During a time when healthcare professionals and researchers continue to reevaluate the effectiveness and safety of prescription drug use for chronic pain, Kitsap County physical therapist Megan Morris emphasizes that physical therapy has long been considered a safer, cheaper and more effective treatment for such conditions.
This remains especially notable as we approach Pain Awareness Month, an annual September effort by the American Chronic Pain Association (ACPA).
More than 25 million Americans — about 1 in 10 people — suffer from chronic pain, according to the National Institutes of Health (NIH).
“We like to say that movement is medicine for both the body and the mind, and this is especially true for those suffering from and attempting to manage chronic pain,” said Morris, doctor of physical therapy and therapeutic pain specialist (TPS) at Kitsap Physical Therapy and Sports Clinics.
“In this sense,” Morris added, “physical therapy plays an integral role in helping people overcome chronic pain, and it’s much safer than many of the alternatives.”
The Centers for Disease Control and Prevention (CDC) agrees.
In guidelines released in 2016 —which question the safety and effectiveness of opioid use for the treatment of chronic pain — physical therapy and exercise are specifically mentioned by the CDC as options for managing chronic pain that “may actually work better” than oft-abused opiate painkillers like Vicodin and OxyContin.
Besides being more effective, physical therapy is less risky and leads to far fewer negative side effects, according to KPT. In contrast, the CDC reports that opioid use lead to more than 67,000 deaths in 2018 alone.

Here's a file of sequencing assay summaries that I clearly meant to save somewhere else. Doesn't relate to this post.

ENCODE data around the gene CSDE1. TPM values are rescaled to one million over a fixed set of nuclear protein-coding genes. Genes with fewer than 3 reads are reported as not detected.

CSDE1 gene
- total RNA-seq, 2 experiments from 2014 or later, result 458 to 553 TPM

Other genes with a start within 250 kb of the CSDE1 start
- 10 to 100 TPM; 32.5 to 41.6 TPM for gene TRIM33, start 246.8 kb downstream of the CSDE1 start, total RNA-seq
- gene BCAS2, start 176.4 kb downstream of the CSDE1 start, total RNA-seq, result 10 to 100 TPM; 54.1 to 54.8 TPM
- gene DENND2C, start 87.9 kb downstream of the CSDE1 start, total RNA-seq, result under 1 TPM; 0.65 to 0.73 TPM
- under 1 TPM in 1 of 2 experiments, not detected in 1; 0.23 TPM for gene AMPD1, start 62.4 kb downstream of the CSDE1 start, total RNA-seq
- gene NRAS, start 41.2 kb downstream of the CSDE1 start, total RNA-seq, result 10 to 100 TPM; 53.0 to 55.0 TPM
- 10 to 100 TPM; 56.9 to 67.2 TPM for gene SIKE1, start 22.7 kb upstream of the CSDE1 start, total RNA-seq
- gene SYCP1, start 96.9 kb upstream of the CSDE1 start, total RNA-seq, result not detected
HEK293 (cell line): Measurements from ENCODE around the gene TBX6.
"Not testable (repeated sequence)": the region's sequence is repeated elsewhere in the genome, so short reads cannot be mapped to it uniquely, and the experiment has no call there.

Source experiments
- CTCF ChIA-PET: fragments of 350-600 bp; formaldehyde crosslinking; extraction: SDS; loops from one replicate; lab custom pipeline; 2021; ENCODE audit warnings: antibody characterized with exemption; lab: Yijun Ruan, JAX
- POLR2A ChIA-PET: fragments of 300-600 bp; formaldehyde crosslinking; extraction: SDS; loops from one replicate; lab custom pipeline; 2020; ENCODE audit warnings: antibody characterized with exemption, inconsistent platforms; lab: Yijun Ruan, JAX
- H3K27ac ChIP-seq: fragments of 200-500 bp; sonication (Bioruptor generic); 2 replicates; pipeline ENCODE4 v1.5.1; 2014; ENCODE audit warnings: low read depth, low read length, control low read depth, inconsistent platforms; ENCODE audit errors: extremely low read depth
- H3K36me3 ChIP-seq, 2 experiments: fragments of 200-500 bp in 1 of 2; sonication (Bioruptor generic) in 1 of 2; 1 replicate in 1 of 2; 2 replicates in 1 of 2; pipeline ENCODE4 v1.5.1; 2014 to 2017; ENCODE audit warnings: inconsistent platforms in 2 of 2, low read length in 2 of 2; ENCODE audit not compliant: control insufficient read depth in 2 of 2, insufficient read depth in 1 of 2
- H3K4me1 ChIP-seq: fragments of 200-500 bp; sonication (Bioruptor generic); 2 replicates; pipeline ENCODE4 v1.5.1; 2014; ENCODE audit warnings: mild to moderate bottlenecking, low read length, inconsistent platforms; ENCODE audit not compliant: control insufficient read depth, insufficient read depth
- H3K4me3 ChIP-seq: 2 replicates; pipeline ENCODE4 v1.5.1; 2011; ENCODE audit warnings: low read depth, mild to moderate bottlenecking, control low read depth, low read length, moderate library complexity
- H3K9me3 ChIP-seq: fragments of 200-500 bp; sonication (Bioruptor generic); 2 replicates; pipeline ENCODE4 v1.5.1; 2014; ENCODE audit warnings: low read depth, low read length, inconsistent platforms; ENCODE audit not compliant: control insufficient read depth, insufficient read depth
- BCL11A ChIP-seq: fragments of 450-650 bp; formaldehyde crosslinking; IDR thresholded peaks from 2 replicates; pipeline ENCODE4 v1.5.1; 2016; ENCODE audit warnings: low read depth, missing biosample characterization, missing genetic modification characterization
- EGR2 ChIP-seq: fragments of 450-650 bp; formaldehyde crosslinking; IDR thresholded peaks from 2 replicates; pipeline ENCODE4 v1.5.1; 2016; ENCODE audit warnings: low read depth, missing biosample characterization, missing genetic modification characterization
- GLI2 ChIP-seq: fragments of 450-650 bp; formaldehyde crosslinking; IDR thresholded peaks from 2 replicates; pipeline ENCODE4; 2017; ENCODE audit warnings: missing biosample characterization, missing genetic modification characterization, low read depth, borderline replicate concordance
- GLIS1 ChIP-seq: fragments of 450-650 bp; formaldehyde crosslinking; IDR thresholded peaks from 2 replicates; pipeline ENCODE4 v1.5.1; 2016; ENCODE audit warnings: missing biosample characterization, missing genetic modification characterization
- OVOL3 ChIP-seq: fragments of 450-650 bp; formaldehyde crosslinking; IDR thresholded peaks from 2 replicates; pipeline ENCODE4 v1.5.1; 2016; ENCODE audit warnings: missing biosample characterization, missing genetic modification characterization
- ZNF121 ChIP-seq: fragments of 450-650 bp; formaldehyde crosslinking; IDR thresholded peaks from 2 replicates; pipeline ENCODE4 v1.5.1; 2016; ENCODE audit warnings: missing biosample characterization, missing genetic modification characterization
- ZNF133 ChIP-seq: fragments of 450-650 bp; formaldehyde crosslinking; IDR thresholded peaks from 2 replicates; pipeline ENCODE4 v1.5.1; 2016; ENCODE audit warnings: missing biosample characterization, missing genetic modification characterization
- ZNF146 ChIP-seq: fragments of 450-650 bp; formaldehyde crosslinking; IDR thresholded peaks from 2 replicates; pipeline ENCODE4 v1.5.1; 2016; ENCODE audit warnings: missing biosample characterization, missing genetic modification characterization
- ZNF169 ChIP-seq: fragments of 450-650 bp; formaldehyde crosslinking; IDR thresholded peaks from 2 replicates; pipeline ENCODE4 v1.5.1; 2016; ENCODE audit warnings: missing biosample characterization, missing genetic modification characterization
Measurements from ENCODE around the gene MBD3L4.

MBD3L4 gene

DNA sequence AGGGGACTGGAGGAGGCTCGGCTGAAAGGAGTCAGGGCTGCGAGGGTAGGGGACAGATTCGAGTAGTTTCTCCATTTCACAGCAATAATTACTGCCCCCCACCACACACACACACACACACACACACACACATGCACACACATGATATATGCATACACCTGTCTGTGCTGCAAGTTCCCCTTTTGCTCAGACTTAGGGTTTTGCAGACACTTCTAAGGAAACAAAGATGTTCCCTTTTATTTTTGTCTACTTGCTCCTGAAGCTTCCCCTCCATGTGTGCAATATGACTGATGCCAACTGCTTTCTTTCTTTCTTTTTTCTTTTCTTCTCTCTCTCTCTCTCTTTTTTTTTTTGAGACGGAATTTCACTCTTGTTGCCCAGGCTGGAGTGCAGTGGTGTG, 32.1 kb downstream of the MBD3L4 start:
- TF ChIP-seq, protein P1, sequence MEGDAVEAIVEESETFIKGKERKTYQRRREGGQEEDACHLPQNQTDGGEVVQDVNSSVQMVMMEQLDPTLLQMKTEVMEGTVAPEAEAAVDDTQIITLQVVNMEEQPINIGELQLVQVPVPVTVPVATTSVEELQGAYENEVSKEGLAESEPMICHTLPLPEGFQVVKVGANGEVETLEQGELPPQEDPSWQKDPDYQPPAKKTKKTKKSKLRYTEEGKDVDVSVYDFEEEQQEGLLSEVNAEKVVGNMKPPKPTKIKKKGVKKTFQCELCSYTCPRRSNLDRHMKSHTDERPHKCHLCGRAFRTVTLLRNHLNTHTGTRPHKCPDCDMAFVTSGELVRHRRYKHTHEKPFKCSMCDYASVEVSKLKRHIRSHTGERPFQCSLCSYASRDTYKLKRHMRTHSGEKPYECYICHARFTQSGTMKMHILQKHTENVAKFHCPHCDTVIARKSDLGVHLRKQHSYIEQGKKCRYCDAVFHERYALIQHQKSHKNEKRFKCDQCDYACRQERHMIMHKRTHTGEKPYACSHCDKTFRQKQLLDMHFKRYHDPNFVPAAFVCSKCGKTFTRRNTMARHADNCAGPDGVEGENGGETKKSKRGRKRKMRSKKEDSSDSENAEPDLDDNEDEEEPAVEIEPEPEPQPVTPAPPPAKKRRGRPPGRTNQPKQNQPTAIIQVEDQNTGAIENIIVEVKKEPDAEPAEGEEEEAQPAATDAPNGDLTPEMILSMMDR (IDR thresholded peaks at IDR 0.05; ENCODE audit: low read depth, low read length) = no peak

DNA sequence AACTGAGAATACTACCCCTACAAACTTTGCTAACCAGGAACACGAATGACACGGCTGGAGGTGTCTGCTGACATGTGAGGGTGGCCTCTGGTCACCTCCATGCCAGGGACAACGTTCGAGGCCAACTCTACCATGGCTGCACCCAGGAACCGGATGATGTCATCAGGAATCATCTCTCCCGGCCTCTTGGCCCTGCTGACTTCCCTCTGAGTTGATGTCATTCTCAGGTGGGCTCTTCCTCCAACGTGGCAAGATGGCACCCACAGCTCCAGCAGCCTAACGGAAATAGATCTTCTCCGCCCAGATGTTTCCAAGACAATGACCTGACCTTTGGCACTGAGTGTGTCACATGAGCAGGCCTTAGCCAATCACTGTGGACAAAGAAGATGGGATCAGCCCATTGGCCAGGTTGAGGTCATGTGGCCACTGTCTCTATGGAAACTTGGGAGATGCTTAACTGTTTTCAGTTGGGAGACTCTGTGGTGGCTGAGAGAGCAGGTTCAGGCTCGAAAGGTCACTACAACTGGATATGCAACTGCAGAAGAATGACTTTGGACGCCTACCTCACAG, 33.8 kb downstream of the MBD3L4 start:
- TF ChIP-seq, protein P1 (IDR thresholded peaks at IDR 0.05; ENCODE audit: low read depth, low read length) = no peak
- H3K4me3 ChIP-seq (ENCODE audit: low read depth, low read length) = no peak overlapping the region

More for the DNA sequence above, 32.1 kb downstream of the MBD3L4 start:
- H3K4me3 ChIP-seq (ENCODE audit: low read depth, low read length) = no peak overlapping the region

Chronic pain is described as any pain or discomfort that lasts more than three to six months. Unlike acute pain, which can be attributed to a specific ailment or injury, chronic pain often cannot be pinpointed to a specific condition. The ACPT describes chronic pain as “pain that continues when it should not.”
“Those dealing with chronic pain can start to feel hopeless and desperate as they’ve been dealing with their condition for a long time, sometimes with little to no relief,” Morris said. “It’s no wonder prescription drugs can seem like a great option at first. But they were never meant to be the long-term solution they’ve become, as they’re risky, addictive and can lead to bigger problems. Physical therapy, in contrast, is a true, long-term way to treat and manage chronic pain.”
A report about chronic pain released by the National Institutes of Health in January 2015, in fact, specifically mentions physical therapy as a key, nonpharmaceutical option for treating, managing and even ending chronic pain.
From education, strength and flexibility exercises and manual therapy, to posture awareness and body mechanics instruction, physical therapists are licensed and trained to identify the causes of chronic pain, then establish an individualized treatment plan for alleviating and possibly eliminating the pain, Morris says.
“Through physical therapy, chronic pain sufferers become empowered,” she said. “Many learn that, through professional guidance, education, movement and exercise, they’ve had it within themselves all along to manage this seemingly bleak condition.”